Australian photographer Alex Cearns finds the beauty in what some might consider the least beautiful of dogs. That includes dogs such as Bali Pip, a sweet pup who lost all her hair from mange, leaving her looking more like a plucked duck than a lovable pet. Or Dot, a perky terrier who lost an eye but not her dynamic personality. Or Bandit, the innocent victim of a vicious acid attack.
Cearns has assembled 60 portraits in canine courage in her newest book, "Perfect Imperfections: Dog Portraits of Resilience and Love."
"One of my most passionate aims as an animal photographer is to capture the adorable subtleties that make all creatures precious and unique. I love every animal I have the privilege of photographing, but those perceived as ‘different’ hold a special place in my heart," Cearns told Marc Bekoff, an author for Psychology Today.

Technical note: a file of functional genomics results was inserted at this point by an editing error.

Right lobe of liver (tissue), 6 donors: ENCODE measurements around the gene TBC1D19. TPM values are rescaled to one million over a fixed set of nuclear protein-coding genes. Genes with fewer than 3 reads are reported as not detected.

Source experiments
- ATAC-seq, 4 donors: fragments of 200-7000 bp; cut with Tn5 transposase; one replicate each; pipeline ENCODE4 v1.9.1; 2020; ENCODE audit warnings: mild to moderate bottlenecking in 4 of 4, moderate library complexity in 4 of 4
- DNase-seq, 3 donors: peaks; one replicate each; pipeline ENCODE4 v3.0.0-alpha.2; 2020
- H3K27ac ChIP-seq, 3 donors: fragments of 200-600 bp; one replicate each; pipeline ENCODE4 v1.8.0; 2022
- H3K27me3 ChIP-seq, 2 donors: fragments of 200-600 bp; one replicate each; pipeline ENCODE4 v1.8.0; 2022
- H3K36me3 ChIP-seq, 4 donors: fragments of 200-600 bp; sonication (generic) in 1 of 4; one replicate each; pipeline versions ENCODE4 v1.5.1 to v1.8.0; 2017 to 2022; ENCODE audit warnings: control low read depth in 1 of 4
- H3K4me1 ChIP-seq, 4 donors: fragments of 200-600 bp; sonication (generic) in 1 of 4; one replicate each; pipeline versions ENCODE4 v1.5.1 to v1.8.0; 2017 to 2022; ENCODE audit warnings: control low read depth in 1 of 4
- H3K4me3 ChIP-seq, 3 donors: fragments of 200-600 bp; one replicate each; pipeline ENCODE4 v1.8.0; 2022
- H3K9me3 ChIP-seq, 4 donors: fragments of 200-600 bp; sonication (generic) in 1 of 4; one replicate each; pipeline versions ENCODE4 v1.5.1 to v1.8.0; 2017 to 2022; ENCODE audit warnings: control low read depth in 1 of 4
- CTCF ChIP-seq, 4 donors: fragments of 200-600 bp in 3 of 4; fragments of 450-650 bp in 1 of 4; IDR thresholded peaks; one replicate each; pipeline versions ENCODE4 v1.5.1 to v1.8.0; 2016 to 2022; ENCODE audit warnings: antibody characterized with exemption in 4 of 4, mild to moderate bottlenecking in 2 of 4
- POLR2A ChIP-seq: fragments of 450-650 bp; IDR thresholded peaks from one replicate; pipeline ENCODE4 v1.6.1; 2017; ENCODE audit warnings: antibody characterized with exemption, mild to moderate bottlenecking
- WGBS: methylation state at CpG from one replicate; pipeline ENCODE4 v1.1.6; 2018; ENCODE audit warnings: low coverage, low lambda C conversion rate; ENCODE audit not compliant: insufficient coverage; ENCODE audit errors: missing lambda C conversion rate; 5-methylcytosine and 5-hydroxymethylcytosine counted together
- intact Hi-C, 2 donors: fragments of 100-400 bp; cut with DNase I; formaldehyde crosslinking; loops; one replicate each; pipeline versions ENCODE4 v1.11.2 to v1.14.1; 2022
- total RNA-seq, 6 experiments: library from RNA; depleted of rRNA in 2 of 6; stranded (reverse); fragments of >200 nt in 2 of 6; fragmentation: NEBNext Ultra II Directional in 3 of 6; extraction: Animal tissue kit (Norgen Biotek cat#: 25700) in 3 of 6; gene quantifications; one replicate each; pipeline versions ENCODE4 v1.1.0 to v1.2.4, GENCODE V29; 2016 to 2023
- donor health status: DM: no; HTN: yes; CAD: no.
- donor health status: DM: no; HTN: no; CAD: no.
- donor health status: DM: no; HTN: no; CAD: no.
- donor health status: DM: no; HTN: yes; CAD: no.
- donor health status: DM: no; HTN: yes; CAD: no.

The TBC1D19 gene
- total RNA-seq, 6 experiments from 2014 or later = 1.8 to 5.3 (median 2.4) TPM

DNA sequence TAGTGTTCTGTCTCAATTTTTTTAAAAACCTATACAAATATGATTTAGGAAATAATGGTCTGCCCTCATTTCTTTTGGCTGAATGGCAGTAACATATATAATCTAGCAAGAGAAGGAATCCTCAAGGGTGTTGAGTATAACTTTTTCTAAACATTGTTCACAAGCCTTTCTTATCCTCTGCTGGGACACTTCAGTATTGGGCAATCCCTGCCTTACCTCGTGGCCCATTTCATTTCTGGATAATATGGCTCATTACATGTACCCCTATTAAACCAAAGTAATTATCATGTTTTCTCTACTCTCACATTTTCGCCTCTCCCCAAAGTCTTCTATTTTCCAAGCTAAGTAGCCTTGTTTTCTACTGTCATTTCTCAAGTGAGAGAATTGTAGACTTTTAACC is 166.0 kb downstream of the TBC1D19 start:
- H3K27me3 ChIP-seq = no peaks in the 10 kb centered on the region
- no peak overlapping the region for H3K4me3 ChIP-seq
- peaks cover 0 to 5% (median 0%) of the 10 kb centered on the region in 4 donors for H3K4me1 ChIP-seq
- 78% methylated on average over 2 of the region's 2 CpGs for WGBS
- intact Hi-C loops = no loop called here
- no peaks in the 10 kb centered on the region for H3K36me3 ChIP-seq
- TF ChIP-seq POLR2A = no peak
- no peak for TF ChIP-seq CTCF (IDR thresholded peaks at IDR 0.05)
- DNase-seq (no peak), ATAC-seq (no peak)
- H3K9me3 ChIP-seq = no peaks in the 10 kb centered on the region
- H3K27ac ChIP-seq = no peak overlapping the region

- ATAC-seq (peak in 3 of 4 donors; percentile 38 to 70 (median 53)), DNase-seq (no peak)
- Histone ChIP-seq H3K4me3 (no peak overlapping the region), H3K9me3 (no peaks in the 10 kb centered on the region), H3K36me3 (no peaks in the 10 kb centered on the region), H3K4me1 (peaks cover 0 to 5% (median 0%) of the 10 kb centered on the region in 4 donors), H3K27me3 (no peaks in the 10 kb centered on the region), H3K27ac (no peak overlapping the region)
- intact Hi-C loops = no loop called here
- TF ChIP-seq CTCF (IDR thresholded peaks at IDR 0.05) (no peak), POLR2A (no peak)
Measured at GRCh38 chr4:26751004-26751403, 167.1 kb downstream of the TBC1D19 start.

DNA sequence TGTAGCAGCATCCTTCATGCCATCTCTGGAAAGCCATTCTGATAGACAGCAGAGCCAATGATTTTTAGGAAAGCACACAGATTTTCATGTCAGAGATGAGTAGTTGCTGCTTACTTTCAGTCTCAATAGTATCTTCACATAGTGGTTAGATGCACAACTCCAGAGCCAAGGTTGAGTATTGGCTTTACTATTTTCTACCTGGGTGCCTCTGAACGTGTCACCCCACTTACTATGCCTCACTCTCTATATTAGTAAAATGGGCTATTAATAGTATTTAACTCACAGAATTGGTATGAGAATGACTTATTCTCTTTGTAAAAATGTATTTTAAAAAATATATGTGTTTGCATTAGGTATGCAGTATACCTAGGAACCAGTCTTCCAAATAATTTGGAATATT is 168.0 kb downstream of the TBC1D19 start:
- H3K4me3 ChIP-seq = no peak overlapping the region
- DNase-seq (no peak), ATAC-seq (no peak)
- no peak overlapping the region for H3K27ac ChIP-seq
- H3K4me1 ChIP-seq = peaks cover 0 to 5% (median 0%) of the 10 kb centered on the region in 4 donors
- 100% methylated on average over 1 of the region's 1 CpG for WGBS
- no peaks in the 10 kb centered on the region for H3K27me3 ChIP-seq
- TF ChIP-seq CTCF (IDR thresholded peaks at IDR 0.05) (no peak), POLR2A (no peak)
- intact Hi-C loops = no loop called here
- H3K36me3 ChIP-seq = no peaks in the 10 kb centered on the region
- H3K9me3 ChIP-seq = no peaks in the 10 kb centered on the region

"Most animals with ‘afflictions’ don’t dwell on them. They adapt to their bodies without complaint and they survive with determination. They push on, always, wanting to be included and involved in everything as much as they can, and as much as an able-bodied pet does," she added.
Cearns captures the love that every one of these fighters has to give. They don't let their challenges get them down; they just want to get on with life and get the same hugs and treats as their able-bodied counterparts. Their very zest for life says "What difference does it make if I only have one eye, or need to use wheels to get around? I'm still lovable me!"
Although many people want the perfect pet, the latest designer dog that they can show off at the dog park, Cearns shows that every dog deserves a chance to be rescued, to love and be loved.
And hairless Pip? He now has a luxurious mane of black fur and humans who also saw his beauty shining through.